The first Mars photos from Perseverance are here

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NASA has been releasing photos as they arrive from Mars.

I still can’t get over how cool it is that we were getting radio signals minutes after the rover set down — as quickly as the speed of light allowed — and that we’ll be getting photos and videos from a surface of another planet as we search for signs of life.

Photograph of Perseverance’s landing. (Image courtesy NASA.)

The image above is part of a video taken by several cameras by the descent stage as NASA’s Perseverance rover touched down on Mars on Feb. 18, 2021.

The descent stage then flew off to the side to get out of the way.

Here’s a diagram of the whole process:

This illustration shows the events that occur in the final minutes of the nearly seven-month journey that NASA’s Perseverance rover takes to Mars. (Image courtesy NASA/JPL-Caltech)

You can read more about the details of the landing here.

Here’s a picture of the descent stage falling through the atmosphere, hanging from its parachute, taken from the a camera on the Mars Reconnaissance Orbiter.

HiRISE photographed Perseverance during descent to Mars. (Image courtesy NASA.)

This is an awesome shot, especially when you consider that the orbiter was about 435 miles away and traveling at about 6750 miles per hour when the photo was taken.

And then we’ve got the pictures taken by Perseverance itself.

This is the famous one, which you may recognize from all the Twitter memes featuring Ted Cruz and Bernie Sanders.

Perseverance’s first full-color look at Mars. (Image courtesy NASA.)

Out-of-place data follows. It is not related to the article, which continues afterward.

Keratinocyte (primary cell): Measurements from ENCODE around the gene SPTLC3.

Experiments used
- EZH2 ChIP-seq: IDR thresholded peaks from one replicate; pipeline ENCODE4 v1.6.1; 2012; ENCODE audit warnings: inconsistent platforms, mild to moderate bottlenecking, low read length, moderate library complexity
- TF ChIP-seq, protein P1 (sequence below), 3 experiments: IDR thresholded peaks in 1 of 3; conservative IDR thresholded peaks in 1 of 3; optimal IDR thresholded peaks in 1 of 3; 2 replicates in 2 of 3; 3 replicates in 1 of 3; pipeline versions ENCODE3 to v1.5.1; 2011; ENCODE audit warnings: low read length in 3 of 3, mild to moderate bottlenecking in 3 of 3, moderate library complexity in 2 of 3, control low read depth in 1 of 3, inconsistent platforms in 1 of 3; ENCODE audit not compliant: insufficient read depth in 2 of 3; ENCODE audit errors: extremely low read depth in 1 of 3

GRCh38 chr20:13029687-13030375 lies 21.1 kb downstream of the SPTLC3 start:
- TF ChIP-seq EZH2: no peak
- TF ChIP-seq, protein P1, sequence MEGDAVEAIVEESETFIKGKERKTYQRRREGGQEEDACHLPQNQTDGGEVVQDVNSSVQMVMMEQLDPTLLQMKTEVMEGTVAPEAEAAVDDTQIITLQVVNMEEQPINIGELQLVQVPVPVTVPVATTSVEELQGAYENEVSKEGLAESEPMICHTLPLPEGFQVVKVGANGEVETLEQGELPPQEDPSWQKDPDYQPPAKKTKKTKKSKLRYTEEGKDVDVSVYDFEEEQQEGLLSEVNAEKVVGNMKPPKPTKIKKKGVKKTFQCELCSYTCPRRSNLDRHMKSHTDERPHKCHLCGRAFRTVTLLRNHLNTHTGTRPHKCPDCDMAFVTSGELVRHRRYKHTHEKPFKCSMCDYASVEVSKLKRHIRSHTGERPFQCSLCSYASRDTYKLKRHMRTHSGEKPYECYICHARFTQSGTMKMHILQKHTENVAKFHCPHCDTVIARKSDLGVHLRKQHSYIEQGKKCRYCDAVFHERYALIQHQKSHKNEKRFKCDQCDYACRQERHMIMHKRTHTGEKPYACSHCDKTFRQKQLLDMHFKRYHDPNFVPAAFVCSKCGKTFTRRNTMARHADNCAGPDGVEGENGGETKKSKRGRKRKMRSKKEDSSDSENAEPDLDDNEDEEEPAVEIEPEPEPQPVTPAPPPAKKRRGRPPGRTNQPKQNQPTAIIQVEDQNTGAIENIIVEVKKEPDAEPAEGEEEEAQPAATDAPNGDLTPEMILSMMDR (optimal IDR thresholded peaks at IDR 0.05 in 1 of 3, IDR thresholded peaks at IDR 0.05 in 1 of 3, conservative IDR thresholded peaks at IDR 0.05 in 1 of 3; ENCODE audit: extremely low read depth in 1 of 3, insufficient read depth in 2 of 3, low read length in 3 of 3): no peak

The photo was taken by the hazard cameras on the underside of the Perseverance Mars rover after its landing on Feb. 18, 2021.

According to NASA, this is a color photo. So… Mars is looking a little dull these days. I can’t wait for the terraforming. (Check out Green Mars by Kim Stanley Robinson if you like reading about that kind of stuff.)

And here’s a picture of one of Perseverance’s wheels.

Perseverance’s big wheel. (Image courtesy NASA.)


We don’t have any wide-angle photos of Perseverance, but while we’re looking forwarding to getting some selfies, here’s an artists rendering of what it looks like:

Mars 2020 Rover artist’s concept. (Image courtesy NASA.)

Is that awesome, or what?

We did that. And by “we” I mean not me, but other people. But I paid my taxes, so I contributed. Yeah, I helped.

MetaStellar editor and publisher Maria Korolov is a science fiction novelist, writing stories set in a future virtual world. And, during the day, she is an award-winning freelance technology journalist who covers artificial intelligence, cybersecurity and enterprise virtual reality. See her Amazon author page here and follow her on Twitter, Facebook, or LinkedIn, and check out her latest videos on the Maria Korolov YouTube channel. Email her at [email protected]. She is also the editor and publisher of Hypergrid Business, one of the top global sites covering virtual reality.